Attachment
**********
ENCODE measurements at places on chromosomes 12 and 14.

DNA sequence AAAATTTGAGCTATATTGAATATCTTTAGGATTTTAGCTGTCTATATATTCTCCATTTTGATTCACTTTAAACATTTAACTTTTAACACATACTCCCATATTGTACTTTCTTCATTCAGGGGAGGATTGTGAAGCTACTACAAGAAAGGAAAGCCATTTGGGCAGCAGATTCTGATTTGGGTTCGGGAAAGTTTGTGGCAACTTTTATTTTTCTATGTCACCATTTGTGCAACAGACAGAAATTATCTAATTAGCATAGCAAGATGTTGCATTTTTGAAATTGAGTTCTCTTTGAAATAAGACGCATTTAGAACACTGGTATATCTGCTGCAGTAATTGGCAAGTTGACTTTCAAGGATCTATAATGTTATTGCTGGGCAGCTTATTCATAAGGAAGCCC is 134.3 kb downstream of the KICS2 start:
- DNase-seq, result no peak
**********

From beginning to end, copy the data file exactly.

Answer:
ENCODE measurements at places on chromosomes 12 and 14.

DNA sequence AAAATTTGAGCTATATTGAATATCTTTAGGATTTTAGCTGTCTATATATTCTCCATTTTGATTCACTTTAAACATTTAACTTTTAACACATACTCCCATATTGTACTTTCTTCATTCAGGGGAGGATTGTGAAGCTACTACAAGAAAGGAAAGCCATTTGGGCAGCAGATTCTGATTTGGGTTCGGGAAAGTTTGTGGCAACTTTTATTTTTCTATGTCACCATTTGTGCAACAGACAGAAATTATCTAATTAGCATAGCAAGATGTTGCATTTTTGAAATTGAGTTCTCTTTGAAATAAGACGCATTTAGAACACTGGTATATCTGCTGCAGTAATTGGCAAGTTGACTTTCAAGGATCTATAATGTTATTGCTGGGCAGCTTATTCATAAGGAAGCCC is 134.3 kb downstream of the KICS2 start:
- DNase-seq, result no peak